The queen ant is one of, if not the most, important ant in a colony. Without the queen, the colony will die out, as the queen ant is the one who is responsible for laying the eggs. People who keep ant colonies need to be able to identify the queen, so that they can be sure that their ant colony will prosper. Conversely, people who want to get rid of an ant colony need to be able to identify the queen in order to eliminate her.
Many people think that queen ants are always the largest ants in the colony, and in some cases, this is correct. For example, Leaf Cutter queen ants tower above the worker ants in their colonies. However, there are some exceptions. Mystrium Mysticum ants, found in Madagascar, have queens that are actually smaller, and a different color, than the worker ants. For that reason, size cannot be the only determining factor when identifying a queen ant.
The features of a queen ant are almost exactly the same as the other ants of her species. For example, queen ants all have exoskeletons, and a body divided into three sections: the head, thorax and abdomen, as well as jointed antennae. Unlike the other ants, however, young queens are born with wings, used only for her one nuptial flight. Looking for an ant with wings, however, is not a good way to identify a queen ant, since many species of ants have winged worker bees as well.
The easiest way to identify a queen ant is to look for an ant with a larger thorax, or middle section, than the rest of the ants. The queen ant will have a muscular, more complicated thorax, in part because the queen ant is born with wings, which she uses to leave the colony to mate. This means that her thorax is quite muscular, remaining so even after the queen drops her wings. Some queen ants may even still have visible wing attachment points.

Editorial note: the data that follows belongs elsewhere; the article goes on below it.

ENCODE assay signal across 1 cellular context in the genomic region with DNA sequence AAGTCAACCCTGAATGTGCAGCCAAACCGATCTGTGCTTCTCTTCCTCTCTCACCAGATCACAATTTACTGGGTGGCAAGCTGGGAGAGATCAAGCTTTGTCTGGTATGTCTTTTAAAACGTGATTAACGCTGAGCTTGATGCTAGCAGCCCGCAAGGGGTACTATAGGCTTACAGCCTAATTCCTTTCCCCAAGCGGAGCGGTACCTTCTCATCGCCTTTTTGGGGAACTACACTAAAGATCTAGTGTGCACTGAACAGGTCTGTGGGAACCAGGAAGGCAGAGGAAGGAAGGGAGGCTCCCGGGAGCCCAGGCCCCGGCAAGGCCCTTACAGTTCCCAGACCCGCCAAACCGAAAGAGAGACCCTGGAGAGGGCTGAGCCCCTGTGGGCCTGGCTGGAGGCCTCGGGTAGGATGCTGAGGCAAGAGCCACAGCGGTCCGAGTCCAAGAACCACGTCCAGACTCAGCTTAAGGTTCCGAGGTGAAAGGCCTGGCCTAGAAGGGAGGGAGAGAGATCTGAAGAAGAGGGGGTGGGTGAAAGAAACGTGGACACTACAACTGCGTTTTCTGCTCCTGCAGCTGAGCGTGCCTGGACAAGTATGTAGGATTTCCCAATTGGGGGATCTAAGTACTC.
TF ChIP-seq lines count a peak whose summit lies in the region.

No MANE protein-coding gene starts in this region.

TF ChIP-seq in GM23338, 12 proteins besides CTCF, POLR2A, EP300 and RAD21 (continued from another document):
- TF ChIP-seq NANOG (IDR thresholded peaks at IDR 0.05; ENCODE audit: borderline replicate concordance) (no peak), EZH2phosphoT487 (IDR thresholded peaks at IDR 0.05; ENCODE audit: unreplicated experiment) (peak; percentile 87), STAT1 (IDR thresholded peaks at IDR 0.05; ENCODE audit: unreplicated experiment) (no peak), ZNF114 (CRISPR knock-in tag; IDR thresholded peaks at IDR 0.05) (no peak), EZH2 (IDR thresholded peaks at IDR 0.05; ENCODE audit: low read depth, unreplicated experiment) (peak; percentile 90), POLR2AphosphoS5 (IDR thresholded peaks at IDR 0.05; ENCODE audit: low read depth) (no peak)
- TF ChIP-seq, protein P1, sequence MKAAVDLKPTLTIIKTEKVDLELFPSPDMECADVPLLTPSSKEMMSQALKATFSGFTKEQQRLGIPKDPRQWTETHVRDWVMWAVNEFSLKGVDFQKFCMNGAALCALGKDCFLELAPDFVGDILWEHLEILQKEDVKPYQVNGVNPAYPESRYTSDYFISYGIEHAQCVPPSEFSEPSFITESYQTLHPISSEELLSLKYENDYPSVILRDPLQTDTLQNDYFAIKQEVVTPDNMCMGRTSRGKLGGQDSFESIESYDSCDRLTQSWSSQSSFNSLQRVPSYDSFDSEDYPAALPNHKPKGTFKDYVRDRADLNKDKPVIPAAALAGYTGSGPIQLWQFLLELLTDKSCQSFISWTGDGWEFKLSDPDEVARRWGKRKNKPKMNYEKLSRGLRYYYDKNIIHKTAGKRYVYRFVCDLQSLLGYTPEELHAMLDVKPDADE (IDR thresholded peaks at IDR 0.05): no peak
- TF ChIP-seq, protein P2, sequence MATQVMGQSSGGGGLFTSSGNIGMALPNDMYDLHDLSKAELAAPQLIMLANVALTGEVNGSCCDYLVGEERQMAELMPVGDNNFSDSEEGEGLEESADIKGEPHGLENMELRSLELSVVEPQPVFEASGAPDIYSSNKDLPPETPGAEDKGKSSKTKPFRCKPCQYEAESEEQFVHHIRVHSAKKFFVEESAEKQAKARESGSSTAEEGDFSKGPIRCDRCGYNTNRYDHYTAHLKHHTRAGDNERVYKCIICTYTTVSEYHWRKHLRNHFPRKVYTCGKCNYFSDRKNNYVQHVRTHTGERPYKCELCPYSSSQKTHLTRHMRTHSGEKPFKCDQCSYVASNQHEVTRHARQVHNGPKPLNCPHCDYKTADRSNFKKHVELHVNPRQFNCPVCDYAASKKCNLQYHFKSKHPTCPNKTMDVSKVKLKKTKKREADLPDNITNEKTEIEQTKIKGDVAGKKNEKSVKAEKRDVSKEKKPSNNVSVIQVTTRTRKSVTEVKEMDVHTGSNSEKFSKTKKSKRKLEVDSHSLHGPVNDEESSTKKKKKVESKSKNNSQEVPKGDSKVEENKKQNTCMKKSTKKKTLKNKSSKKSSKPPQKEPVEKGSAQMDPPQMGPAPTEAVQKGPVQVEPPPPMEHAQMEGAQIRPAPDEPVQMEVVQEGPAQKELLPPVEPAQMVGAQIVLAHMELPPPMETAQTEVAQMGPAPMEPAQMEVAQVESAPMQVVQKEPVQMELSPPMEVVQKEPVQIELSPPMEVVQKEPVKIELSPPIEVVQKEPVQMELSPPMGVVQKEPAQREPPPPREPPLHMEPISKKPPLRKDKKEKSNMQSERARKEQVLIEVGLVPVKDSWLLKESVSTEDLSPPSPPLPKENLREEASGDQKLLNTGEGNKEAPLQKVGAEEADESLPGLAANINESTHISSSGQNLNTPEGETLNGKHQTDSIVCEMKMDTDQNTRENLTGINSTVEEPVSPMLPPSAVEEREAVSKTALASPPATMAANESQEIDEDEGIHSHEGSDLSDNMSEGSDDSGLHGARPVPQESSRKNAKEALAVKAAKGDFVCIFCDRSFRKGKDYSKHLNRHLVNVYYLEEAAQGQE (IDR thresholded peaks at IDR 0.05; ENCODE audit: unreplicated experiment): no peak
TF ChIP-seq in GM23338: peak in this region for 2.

According to biologist Alex Wild, identifying queen ants by looking at the thoracic region only works in most cases. There are some species, such as Dinoponera, who don't even have a queen caste. Other, rare ant species do not have queens with wings, so they do not develop large thoraxes. In such cases, dissection of the colony itself, or the ant herself, is the only way to identify a queen ant.
Although the ant queen is indeed called by the title of queen, she does not "rule" over the rest of the colony. In fact, her sole purpose is for reproduction. She is kept deep in the tunnels of the colony, with the one purpose of laying eggs. She does, however, have one advantage: The ant queen usually lives twice as long as her worker counterparts. If you are keeping an ant colony in a transparent ant home, you can see what the queen looks like by simply looking for the ant that is laying the eggs.